The earthquake that hit Japan on 11 March, causing a tsunami and a nuclear crisis, did more than rock the country. Japan's motor industry was also shaken badly, with many of its parts suppliers hit.
A warning by the country's leading car-maker, Toyota, that parts shortages could curb output this year, coincided with booming sales and profits at its main global rival, General Motors (GM). GM has just announced it is planning to invest $2bn (£1.2bn) in plants in eight US states, as well as creating hundreds of jobs.
Fellow US car-maker Ford has also reported bumper profits and sales. And even the country's third-largest automotive company, Chrysler, is back in the black. Less than two years ago, GM and Chrysler filed for bankruptcy and were bailed out by US taxpayers, while Ford had to sell its luxury division, which included Jaguar, Land Rover and Volvo cars.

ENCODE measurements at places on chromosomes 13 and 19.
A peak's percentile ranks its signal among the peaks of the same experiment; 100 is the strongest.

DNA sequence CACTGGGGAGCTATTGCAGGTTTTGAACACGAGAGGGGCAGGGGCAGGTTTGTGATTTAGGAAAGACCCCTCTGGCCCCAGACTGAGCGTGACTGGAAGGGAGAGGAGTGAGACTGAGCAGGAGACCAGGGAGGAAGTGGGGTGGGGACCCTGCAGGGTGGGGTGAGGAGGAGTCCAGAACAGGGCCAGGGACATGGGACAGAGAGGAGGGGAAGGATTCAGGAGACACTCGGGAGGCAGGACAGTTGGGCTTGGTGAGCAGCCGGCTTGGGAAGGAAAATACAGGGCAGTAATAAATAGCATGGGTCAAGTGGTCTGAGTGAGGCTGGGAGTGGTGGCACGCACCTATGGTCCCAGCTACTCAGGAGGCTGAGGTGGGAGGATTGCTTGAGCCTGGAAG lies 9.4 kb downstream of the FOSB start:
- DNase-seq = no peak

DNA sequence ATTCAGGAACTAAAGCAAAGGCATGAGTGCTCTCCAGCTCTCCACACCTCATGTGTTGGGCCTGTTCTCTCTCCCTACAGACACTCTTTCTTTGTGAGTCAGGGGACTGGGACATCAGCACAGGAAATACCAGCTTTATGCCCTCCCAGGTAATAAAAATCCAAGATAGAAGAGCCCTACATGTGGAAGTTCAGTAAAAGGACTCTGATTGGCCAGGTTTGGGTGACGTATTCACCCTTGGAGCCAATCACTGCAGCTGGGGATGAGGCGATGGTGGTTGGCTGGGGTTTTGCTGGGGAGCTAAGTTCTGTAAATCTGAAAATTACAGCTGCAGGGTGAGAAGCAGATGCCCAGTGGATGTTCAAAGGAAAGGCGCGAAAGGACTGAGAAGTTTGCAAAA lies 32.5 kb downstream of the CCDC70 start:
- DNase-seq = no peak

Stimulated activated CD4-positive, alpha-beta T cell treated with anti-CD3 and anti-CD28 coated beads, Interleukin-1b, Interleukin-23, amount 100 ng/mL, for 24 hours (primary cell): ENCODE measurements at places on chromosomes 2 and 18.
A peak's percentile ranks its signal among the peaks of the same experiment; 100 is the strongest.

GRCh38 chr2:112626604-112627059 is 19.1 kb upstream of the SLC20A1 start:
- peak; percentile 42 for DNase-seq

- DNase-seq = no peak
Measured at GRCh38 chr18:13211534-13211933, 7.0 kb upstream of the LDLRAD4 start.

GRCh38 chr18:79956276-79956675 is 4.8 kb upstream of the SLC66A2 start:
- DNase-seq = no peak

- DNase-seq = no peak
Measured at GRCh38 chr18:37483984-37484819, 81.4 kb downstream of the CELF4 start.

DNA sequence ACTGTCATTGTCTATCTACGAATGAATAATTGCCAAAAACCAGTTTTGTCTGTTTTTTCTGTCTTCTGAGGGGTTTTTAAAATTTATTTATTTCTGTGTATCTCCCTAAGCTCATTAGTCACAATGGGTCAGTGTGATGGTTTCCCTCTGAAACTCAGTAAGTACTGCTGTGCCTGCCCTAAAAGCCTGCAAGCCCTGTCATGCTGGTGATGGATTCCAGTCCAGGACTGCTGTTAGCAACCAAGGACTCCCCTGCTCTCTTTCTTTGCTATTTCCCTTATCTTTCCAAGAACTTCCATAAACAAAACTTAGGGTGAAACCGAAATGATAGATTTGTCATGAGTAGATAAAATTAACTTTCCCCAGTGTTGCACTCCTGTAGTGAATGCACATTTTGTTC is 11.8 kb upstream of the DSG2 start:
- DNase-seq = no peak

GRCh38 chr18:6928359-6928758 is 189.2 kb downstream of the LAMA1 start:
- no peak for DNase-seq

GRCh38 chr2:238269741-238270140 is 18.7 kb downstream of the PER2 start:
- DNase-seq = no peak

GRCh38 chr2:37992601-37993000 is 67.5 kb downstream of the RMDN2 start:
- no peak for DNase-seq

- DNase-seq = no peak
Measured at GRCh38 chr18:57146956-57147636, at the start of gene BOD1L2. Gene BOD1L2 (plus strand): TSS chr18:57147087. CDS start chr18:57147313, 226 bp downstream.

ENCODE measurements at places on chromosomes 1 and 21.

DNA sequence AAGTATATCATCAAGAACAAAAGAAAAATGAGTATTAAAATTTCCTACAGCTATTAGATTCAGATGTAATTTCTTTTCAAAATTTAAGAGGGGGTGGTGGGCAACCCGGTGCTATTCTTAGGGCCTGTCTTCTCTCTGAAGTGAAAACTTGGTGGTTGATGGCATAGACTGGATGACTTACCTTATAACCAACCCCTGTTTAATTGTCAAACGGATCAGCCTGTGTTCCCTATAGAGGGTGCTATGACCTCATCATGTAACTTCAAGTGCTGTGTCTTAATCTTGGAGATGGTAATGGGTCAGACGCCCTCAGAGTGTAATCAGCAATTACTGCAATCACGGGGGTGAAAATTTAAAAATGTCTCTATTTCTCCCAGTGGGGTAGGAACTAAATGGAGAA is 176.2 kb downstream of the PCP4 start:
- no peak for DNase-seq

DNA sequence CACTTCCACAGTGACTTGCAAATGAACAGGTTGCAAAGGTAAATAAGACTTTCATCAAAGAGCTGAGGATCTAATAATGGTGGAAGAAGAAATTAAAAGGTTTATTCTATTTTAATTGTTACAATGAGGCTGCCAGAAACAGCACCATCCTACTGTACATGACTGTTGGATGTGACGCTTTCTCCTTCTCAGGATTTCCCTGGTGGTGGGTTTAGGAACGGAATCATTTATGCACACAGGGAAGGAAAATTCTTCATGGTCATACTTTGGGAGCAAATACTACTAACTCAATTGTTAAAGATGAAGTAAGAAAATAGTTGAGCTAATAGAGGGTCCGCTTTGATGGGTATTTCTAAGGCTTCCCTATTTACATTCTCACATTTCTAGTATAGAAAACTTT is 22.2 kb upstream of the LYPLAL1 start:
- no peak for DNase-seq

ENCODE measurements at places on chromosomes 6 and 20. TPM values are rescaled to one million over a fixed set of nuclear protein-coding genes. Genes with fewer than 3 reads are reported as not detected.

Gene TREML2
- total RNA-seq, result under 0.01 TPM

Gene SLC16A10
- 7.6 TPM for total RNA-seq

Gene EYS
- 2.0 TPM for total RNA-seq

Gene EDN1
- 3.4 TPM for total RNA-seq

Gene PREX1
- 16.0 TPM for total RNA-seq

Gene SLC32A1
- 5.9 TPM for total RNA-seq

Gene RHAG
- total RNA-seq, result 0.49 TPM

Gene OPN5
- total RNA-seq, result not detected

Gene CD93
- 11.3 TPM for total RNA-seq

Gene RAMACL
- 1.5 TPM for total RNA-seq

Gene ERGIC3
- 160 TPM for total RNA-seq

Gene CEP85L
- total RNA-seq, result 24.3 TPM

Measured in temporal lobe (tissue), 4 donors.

At the time, Toyota and the other Japanese car-makers were gaining ground in the troubled Detroit-based companies' home market.
The timing of this latest see-saw shift in the global automotive landscape is significant, coming as it does on the eve of an anticipated boom in sales across Asia. Continue...
Source: BBC News